The life and art of Frank Molnar, Jack Hardman, LeRoy Jensen. Eve Lazarus, Claudia Cornwall, Wendy Newbold Patterson; introduction by Max Wyman. Mother Tongue Publishing, 2009.
Last post I said I planned to review the individual books in a series of monographs entitled “Unheralded Artists of BC” as I worked my way through them. I’ve now read the first three, and I think it makes more sense to start my reviews with the second book in the series. The second book differs from the others in that it describes the work and lives of three artists, while the other five books each cover one. Starting with the second book will allow me to focus less on individual particulars of the artists’ lives (you can, and should, read the books for that) and write more generally about the series itself.
The books are visually quite impressive. The images of the artworks give you a real sense of what these artists were about, and the historical photos add a lot to the context. Having a certain bias, I tend to think the visual content in art books is generally the most important part. My overall evaluation so far is that the three books I’ve read succeed admirably in what they set out to do, calling our attention to a number of artists whose works did not get wide exposure during their lifetimes and may now be unjustly cruising toward oblivion.
The second book in the series contains three essays covering, respectively, the sculptor/printmaker Jack Hardman and the painters Leroy Jensen and Frank Molnar. Each essay was written by a different author. Despite that, there is a unity of tone and treatment throughout all three essays.
In part that may be due to what the artists had in common. All three began as modernists, building upon varied approaches to painting and sculpture that grew out of the many modern art movements that flourished in early 20th century Europe. Hardman and Jensen began their careers in the 1950s and had some early success; Molnar began a bit later, in the early 60s. However, by the mid-late 1960s all of them were struggling. Their work, and the assumptions that it was based on, were increasingly seen as dated by the cultural gatekeepers of the day, and they had difficulty showing and selling their work, or (in the case of the sculptors) getting commissions.
To editorialize a bit, it’s generally acknowledged that shifting tastes in the 1960s art world had the net effect of elevating ideas in art at the expense of craft. Up to the 1950s or thereabouts craft skill – like, for example, a basic ability to draw – was still seen by most as a prerequisite to serious art making. There were some early 20th century movements that deprecated craft skill, but the devaluation really began to go mainstream in the 1950s with the rise of Abstract Expressionism, and the tendency gained momentum with advent of Pop and Conceptualism in the 1960s. Yet all three of these artists sought in different ways to retain a craft basis for their art, which put them at odds with the prevailing fashions.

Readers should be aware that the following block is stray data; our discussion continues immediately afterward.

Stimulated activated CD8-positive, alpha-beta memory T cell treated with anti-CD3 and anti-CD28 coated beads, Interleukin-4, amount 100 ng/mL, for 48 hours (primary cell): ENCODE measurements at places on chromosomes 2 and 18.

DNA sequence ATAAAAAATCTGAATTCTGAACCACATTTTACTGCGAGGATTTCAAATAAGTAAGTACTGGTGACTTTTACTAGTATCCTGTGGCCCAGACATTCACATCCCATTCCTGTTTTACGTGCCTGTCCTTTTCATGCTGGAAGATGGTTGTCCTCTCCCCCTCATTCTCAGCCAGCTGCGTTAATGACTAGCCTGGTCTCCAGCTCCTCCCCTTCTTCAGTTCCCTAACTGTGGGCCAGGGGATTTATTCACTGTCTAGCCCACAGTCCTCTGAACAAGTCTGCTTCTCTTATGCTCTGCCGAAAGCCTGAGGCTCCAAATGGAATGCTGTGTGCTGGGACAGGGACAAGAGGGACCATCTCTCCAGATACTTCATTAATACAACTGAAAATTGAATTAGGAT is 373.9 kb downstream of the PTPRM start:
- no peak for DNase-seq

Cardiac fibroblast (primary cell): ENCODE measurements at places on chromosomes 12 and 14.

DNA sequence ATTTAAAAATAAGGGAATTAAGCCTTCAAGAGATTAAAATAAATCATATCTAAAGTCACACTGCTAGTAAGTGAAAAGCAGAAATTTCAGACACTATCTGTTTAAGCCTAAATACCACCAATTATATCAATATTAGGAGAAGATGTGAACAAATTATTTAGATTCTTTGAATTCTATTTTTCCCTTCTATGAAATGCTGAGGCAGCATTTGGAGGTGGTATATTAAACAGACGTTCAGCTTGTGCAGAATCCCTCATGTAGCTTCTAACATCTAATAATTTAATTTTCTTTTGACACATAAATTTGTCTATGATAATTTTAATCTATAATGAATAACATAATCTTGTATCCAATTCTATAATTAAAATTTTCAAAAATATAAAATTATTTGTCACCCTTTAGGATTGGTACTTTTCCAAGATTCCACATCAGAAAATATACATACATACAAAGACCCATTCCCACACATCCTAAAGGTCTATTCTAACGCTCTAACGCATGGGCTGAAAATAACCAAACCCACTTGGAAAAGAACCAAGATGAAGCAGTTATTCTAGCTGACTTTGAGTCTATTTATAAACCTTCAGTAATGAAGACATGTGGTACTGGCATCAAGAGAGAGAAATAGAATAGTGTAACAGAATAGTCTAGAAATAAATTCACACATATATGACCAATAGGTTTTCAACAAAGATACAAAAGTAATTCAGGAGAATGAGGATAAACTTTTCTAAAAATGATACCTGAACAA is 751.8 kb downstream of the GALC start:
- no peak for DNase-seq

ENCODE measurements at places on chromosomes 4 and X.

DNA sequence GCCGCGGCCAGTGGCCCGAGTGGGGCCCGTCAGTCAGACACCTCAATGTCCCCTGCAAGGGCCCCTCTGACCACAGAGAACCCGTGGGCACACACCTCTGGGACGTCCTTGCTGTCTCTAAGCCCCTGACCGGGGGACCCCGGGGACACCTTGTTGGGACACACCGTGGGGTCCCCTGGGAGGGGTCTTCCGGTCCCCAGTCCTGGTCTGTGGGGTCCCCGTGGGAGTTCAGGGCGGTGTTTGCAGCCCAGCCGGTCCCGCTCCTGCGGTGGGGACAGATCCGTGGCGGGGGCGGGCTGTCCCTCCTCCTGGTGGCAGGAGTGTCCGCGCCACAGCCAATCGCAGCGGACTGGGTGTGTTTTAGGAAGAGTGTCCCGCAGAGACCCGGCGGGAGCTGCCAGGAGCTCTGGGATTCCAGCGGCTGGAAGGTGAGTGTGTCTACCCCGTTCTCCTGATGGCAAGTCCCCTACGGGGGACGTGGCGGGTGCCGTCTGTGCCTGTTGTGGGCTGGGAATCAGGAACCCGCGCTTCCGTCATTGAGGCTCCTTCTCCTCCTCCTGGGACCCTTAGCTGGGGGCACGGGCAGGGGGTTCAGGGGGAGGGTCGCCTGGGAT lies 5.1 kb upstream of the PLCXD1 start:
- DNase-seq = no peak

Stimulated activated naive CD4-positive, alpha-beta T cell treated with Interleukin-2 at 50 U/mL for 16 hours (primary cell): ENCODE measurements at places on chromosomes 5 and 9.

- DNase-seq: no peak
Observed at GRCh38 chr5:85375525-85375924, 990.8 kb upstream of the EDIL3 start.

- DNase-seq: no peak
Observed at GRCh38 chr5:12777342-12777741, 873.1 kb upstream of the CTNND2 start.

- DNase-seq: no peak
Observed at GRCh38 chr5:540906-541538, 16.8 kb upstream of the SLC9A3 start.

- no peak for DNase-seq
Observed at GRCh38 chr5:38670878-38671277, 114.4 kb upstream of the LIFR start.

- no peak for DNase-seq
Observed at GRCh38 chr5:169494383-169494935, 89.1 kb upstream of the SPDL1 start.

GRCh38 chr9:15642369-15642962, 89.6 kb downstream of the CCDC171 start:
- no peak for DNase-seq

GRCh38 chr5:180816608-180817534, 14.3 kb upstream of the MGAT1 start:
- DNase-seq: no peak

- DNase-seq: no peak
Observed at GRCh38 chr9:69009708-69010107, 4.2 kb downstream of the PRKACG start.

By the 1970s two of them had got day jobs; Molnar as an art instructor at Capilano College and Hardman as the first director of the Burnaby Art Gallery. It’s unclear what Jensen was doing for money during this period, but there are references to sailing around the Georgia Strait in a home-built boat so he must have had some resources. It appears that Molnar and Jensen did reasonably well over the years, but unfortunately Hardman had health problems and lost his directorship in the early 80s. All three continued to make paintings, prints and sculpture despite not being widely exhibited.
If I have one criticism of the books, it’s that the authors spend a little too much time lamenting the artists’ lack of public recognition and assigning blame (various combinations of local philistinism, in-group cliqueishness, bad luck, and art world politics). The authors are all personally connected to their subjects, one way and another, and some times the sense of injustice is a bit too palpable. But a certain amount of this kind of positioning is probably necessary, and it does offer an interesting counterpoint to the dominant narratives of this period. This is what history looks like when it isn’t written by the victors.
And I do have to acknowledge that one of the collective fascinations of these books are the questions they raise around inclusion and exclusion. Why are some artists fêted by our cultural institutions, and others ignored? The answers aren’t always obvious. The books I’ve read so far don’t settle the matter completely, and maybe no one can. But they do ask the question, and that’s valuable in itself.
More importantly, they capture aspects of our local cultural history that deserve to be recorded, and they do it in a non-academic style that I think does justice to the nature of these artists’ enterprise. Definitely recommended to anyone with an interest in the topic.
They appeal to me for another reason as well. I wrote not that long ago about the possibility of constructing histories that differ from the official consensus, and darned if these folks aren’t doing exactly that. I’ll probably have more to say along these lines when I get to reviewing the other books.